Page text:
A Short Update

First of all: Happy Easter/holidays to you all! I hope that everyone has had a nice, relaxing time. I have spent a large proportion of my time eating, reading and riding my brand new bicycle everywhere.

I have also been revising for some more tests that I have to pass in order to become a teacher, so my brain is a little fried after lots of Maths auditing and testing! Hence, I have not really felt up to the challenge of writing proper, articulate reviews or library/book-related musings. I do, however, have a few things to say in the way of updates.


During the first week of my time off, I read “The Art of Fielding” by Chad Harbach. Despite appearing to be a book primarily about baseball (something I have absolutely no interest in and know even less about) I absolutely loved it. It is a big, richly peopled world that Harbach has created, and the story arc is incredibly satisfying. I will try to write a proper review at some stage, but I would urge you not to be put off my the subject matter, which I think is especially tricky for us Britons (I have never heard of anyone playing baseball here and I have never watched a game!)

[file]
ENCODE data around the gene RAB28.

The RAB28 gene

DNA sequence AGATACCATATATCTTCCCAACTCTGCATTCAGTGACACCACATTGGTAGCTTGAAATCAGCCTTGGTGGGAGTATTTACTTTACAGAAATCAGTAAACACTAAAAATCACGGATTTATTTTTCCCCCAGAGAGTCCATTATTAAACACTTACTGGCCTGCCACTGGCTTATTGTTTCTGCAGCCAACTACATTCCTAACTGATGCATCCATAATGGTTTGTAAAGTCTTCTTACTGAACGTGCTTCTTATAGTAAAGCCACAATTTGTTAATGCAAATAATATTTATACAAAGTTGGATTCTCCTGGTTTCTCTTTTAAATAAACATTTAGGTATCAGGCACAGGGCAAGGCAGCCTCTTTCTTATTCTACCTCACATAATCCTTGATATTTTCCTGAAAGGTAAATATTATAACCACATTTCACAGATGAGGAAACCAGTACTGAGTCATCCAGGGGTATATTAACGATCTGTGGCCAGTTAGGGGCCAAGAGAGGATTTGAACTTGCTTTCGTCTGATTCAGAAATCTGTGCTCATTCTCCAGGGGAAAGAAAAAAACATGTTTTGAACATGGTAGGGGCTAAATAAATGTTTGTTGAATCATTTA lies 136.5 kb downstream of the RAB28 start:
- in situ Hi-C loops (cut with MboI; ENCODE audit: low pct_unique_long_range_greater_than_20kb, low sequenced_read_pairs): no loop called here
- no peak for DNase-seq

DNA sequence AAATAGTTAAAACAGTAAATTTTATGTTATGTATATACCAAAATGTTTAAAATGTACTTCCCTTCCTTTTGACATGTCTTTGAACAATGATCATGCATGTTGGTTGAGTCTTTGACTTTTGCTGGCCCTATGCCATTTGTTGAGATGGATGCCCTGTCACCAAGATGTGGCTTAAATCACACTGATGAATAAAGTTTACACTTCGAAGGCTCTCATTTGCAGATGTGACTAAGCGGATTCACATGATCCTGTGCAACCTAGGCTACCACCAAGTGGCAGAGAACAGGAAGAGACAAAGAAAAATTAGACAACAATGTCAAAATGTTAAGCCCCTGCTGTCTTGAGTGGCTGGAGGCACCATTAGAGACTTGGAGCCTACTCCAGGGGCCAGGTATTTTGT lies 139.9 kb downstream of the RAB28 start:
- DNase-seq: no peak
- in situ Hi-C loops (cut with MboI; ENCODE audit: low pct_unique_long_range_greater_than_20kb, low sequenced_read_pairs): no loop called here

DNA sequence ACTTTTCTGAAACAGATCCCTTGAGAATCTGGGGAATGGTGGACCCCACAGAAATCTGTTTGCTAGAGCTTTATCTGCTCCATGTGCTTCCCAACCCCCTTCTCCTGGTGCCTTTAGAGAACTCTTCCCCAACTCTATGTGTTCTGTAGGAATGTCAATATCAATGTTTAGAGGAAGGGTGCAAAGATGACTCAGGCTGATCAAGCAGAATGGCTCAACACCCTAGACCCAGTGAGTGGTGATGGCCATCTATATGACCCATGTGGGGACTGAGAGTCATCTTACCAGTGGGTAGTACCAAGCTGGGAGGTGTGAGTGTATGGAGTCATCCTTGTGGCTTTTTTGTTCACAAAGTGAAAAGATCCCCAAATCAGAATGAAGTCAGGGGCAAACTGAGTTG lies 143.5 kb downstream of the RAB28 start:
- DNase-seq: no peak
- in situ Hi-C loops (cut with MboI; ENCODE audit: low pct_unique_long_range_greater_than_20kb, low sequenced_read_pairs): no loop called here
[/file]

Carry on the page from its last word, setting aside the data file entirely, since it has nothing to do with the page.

Since I finished Harbach’s book, I have been reading “Anthropology of an American Girl” by Hilary Thayler Hamann, which is taking some time. We started getting loads of requests for this from pupils, so finally relented and bought a copy for the library. My Easter task was (and is) to read it in order to assess the content/see whether we would need to warn anyone about anything within. A week in, I’m just over halfway through, and I am so frustrated and annoyed by the entire thing. It is written beautifully and the language is, at times, exquisite, but I find myself frequently so annoyed with the main character’s introspection and arrogance that I have to put the book down completely. And everything is so overwrought that it is quite tiring. Hence the very slow progress. Has anyone actually finished it? I am determined to do so, however I am worried that I’m getting really behind with my other reading! I’m so annoyed with it that I think it’s put me off even bothering to pick anything else up before I finish it.


I did, however, in between all of this, manage to read “A Greyhound of a Girl” by Roddy Doyle from the Carnegie shortlist. Again, I will try to write a proper review soon, but what a charming little book! I don’t think it is my favourite, but it definitely brought a smile to my face.

In other news, last night I went to Tales of Whatever at the Castle in Manchester for the first time. It’s a monthly true storytelling event where interesting folk get up on stage and tell a, you guessed it, true story. Thoroughly enjoyable.